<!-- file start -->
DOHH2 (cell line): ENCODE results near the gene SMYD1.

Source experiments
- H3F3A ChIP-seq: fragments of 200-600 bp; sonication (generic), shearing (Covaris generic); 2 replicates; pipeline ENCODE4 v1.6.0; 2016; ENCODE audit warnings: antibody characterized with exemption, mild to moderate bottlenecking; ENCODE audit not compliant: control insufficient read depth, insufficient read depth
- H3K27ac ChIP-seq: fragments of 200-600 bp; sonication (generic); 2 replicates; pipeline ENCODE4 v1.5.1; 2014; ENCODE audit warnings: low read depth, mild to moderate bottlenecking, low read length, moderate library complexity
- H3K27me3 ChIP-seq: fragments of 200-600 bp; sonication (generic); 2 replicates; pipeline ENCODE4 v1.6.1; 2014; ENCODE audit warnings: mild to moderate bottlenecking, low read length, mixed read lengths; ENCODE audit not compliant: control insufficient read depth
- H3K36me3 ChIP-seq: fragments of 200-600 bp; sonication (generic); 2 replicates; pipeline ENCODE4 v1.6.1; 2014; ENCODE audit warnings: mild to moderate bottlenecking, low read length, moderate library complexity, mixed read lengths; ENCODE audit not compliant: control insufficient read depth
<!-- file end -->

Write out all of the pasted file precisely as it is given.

DOHH2 (cell line): ENCODE results near the gene SMYD1.

Source experiments
- H3F3A ChIP-seq: fragments of 200-600 bp; sonication (generic), shearing (Covaris generic); 2 replicates; pipeline ENCODE4 v1.6.0; 2016; ENCODE audit warnings: antibody characterized with exemption, mild to moderate bottlenecking; ENCODE audit not compliant: control insufficient read depth, insufficient read depth
- H3K27ac ChIP-seq: fragments of 200-600 bp; sonication (generic); 2 replicates; pipeline ENCODE4 v1.5.1; 2014; ENCODE audit warnings: low read depth, mild to moderate bottlenecking, low read length, moderate library complexity
- H3K27me3 ChIP-seq: fragments of 200-600 bp; sonication (generic); 2 replicates; pipeline ENCODE4 v1.6.1; 2014; ENCODE audit warnings: mild to moderate bottlenecking, low read length, mixed read lengths; ENCODE audit not compliant: control insufficient read depth
- H3K36me3 ChIP-seq: fragments of 200-600 bp; sonication (generic); 2 replicates; pipeline ENCODE4 v1.6.1; 2014; ENCODE audit warnings: mild to moderate bottlenecking, low read length, moderate library complexity, mixed read lengths; ENCODE audit not compliant: control insufficient read depth